• An app that lets you keep your musical note sheets on your iPad. You could mark sections and specify their order and then choose between classical mode (one sheet per screen) or 1-pass mode, where the sections are flattened such that you don’t have to go back to repeats, but always play from left to right. Couple that with some fancy notes OCR to have the iPad play a bar before you. Maybe use audio clues on when to know to turn the page.
  • An app that lets you EDIT PDFs on the iPad, with cut/copy/paste support so that you can paste things on the iPad into a PDF-based scrapbook.
  • Make a presentation app similar to Prezi. You would load a PDF as basis and then you would record zoom levels, viewed rectangle and rotations along a user-defined path. Give presentation to external display.
  • Use a similar technique to render rich-text documents into reports that you can e-mail from your app.
  • Make an electronic version of a magazine similar to Wired, no need for Adobe’s weird Illustrator-to-App converter that makes half a GB apps.

If you’re interesting in partnering or co-developing these ideas please e-mail me.

Categories: Recipes


  1. This is a handy thing to know. Thanks for sharing!

  2. Thanks – this is very useful.

    Just one question – how would you be able to zoom in/out of the PDF without losing quality (ie it enlarges the vector graphics). I just can’t seem to get it right.

  3. You have to draw the PDF at the higher resolution. Easiest would be to use a CATiledLayer with multiple resolutions and always draw the correct one.

  4. Hi, Thanks so much for this!

    Just wondering if you could point me at how to render a PDF just one one specific UIView, such that if that view is hidden the PDF won’t show or better if you can render straight to a CGImage.

  5. You can use any method that’s drawing in a drawRect to also draw into a bitmap context. Only difference: you have to transform the flip the coordinate system.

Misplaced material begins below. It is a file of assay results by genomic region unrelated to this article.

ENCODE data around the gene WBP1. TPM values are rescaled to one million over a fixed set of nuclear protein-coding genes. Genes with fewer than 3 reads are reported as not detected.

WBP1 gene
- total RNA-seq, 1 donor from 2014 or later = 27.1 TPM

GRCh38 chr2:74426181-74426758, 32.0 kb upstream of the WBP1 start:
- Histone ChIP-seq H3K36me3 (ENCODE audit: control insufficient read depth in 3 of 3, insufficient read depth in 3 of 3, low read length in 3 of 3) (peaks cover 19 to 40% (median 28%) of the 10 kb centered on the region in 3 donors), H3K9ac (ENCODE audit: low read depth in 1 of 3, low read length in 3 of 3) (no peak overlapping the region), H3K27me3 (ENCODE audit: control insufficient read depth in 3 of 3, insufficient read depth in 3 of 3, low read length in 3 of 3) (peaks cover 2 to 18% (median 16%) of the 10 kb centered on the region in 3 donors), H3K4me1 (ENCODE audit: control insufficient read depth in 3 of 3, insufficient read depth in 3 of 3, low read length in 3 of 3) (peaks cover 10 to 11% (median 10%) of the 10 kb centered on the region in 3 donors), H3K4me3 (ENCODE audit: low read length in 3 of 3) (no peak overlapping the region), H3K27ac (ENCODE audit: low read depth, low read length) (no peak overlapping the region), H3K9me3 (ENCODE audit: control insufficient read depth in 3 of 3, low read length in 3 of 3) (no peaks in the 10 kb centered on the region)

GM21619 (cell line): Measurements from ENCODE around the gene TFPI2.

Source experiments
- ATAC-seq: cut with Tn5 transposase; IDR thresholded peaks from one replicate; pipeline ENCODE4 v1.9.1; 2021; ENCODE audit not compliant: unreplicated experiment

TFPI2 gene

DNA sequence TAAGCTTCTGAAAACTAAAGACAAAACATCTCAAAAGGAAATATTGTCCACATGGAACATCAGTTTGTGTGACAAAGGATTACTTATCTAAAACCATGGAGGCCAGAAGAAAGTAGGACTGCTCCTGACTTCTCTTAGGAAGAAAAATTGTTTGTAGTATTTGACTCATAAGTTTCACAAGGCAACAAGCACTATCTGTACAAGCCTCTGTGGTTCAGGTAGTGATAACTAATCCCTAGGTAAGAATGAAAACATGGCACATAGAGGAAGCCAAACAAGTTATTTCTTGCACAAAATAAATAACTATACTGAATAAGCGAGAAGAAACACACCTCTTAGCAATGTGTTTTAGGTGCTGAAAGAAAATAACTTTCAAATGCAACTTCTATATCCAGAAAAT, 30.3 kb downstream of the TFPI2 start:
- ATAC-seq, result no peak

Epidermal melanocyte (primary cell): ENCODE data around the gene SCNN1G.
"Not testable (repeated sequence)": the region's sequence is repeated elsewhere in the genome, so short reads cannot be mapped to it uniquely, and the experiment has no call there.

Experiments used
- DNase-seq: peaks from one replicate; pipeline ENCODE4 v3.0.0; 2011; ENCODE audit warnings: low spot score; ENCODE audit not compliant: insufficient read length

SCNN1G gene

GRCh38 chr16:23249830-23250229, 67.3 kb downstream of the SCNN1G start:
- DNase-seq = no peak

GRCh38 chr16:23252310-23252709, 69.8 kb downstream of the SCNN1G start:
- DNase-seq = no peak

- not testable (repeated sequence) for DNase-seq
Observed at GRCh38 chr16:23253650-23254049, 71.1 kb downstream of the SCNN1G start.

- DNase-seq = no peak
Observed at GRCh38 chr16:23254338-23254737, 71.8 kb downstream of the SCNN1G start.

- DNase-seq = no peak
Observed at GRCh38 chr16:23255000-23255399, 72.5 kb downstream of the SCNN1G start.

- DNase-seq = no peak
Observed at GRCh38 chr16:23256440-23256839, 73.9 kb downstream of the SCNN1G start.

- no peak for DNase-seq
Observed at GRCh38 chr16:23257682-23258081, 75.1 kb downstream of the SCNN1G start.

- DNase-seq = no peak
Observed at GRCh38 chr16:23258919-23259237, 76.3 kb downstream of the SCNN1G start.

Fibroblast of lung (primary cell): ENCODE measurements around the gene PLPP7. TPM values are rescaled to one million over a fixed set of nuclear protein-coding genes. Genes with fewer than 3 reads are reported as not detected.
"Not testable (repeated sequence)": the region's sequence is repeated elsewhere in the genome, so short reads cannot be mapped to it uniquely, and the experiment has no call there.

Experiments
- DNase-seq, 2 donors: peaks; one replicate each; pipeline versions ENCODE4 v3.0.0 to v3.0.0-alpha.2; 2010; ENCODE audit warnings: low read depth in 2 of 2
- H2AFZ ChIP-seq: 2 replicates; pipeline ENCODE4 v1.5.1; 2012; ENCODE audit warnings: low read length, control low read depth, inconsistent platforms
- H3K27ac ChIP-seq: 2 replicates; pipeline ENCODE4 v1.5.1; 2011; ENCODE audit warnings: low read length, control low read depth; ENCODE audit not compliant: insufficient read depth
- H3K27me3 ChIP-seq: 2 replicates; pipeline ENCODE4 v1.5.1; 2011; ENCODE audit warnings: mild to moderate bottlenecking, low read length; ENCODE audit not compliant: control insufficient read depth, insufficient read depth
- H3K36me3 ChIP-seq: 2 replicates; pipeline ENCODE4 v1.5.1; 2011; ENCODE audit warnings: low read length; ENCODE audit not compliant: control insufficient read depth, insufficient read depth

6. THANK YOU for this Tutorial. I’ve been looking for something like this for sometime.

    Dan Uff

  7. My 5 hours of brain exploding was cured by the official method in the documentation having that glitch. I couldn’t figure out how to get > 100%! 🙂

  8. Thanks for the tutorial! I tried this but the PDF that was generated did not have selectable text or images. It was like the PDF created from an image. How can that be achieved?

  9. To get more than just the rendering you need to use a library like for example PSPDFKit.

  10. Thanks for the useful tutorial. I’ve extended your code into a UIImage category to render PDFs at any size to enable scaleable app assets.

    It’s on Github at:

  11. Hello everybody !!
    I would like to ask if is possible to add some animation to fold pages.
    If someone knows how it would be very useful to share it.

    Thank so Much

  12. Hi Thanks for sharing,its really helpful and i have a doubt if i have a pdf book a by doing page curl i need to see page one by one i really struggling can you please help me out….

  13. Hi , I ‘m used way draw but not display , who can help me? Thanks

  14. I hope it isn’t too late to say that this is an awesome article. You present a great alternative to the limitations of UIWebView. Thanks!

  15. good..but how we can load all pages of pdf in to the UIView…?

  16. Thank You for the tutorial, I learned a lot from this,
    i have a question that how to create a multipage PDF file

    because I reseaced on it and found that UIGraphicsBeginPDFPage() and UIGraphicsBeginPDFPageWithInfo()
    does the same work and I used the second method from above two methods

    But the thing is that i am getting an error as follows

    : replacing +/-infinity with -2147483648.
    Sep 26 15:16:11 myappname[2243] : replacing +/-infinity with 2147483647.
    Sep 26 15:16:11 myappname[2243] : replacing +/-infinity with -2147483648.
    Sep 26 15:16:11 myappname[2243] : replacing +/-infinity with 2147483647.
    Sep 26 15:16:11 myappname[2243] : replacing +/-infinity with -2147483648.

    so can you please tell me the solution why this errors are getting generated

  17. there are a few cocoapods out there that reference this, but it’s incorrect – (i.e.

    since you’re not choosing not to use CGPDFPageGetDrawingTransform(), when a rotated PDF is sent through, it chokes

    perhaps an update, that would handle ALL pdfs would be nice.